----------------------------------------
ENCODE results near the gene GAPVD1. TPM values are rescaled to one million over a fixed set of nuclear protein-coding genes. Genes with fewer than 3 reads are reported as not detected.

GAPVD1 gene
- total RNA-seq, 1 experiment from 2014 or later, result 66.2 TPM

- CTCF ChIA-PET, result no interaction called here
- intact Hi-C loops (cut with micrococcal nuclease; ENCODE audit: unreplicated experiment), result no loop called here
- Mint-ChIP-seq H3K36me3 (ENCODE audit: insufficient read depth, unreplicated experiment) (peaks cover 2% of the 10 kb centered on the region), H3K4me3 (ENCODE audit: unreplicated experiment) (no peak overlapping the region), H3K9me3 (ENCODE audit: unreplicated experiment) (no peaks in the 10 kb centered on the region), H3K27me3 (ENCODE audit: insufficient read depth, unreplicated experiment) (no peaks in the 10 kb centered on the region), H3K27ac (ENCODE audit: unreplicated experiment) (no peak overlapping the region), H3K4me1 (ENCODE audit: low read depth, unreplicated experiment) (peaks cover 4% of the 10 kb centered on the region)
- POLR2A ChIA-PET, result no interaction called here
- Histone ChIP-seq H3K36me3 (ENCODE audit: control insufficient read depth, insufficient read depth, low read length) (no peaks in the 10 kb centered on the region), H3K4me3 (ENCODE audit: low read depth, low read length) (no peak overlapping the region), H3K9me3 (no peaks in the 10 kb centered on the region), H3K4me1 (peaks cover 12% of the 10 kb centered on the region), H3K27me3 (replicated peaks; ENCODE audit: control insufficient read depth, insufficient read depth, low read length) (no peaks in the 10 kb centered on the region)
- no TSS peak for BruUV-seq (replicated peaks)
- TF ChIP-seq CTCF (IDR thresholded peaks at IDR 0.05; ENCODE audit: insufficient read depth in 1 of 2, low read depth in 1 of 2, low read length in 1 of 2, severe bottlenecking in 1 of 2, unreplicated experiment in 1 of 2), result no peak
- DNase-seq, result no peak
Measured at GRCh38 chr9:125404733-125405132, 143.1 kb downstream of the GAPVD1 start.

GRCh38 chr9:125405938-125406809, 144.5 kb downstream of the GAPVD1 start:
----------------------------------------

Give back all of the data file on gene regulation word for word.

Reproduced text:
ENCODE results near the gene GAPVD1. TPM values are rescaled to one million over a fixed set of nuclear protein-coding genes. Genes with fewer than 3 reads are reported as not detected.

GAPVD1 gene
- total RNA-seq, 1 experiment from 2014 or later, result 66.2 TPM

- CTCF ChIA-PET, result no interaction called here
- intact Hi-C loops (cut with micrococcal nuclease; ENCODE audit: unreplicated experiment), result no loop called here
- Mint-ChIP-seq H3K36me3 (ENCODE audit: insufficient read depth, unreplicated experiment) (peaks cover 2% of the 10 kb centered on the region), H3K4me3 (ENCODE audit: unreplicated experiment) (no peak overlapping the region), H3K9me3 (ENCODE audit: unreplicated experiment) (no peaks in the 10 kb centered on the region), H3K27me3 (ENCODE audit: insufficient read depth, unreplicated experiment) (no peaks in the 10 kb centered on the region), H3K27ac (ENCODE audit: unreplicated experiment) (no peak overlapping the region), H3K4me1 (ENCODE audit: low read depth, unreplicated experiment) (peaks cover 4% of the 10 kb centered on the region)
- POLR2A ChIA-PET, result no interaction called here
- Histone ChIP-seq H3K36me3 (ENCODE audit: control insufficient read depth, insufficient read depth, low read length) (no peaks in the 10 kb centered on the region), H3K4me3 (ENCODE audit: low read depth, low read length) (no peak overlapping the region), H3K9me3 (no peaks in the 10 kb centered on the region), H3K4me1 (peaks cover 12% of the 10 kb centered on the region), H3K27me3 (replicated peaks; ENCODE audit: control insufficient read depth, insufficient read depth, low read length) (no peaks in the 10 kb centered on the region)
- no TSS peak for BruUV-seq (replicated peaks)
- TF ChIP-seq CTCF (IDR thresholded peaks at IDR 0.05; ENCODE audit: insufficient read depth in 1 of 2, low read depth in 1 of 2, low read length in 1 of 2, severe bottlenecking in 1 of 2, unreplicated experiment in 1 of 2), result no peak
- DNase-seq, result no peak
Measured at GRCh38 chr9:125404733-125405132, 143.1 kb downstream of the GAPVD1 start.

GRCh38 chr9:125405938-125406809, 144.5 kb downstream of the GAPVD1 start: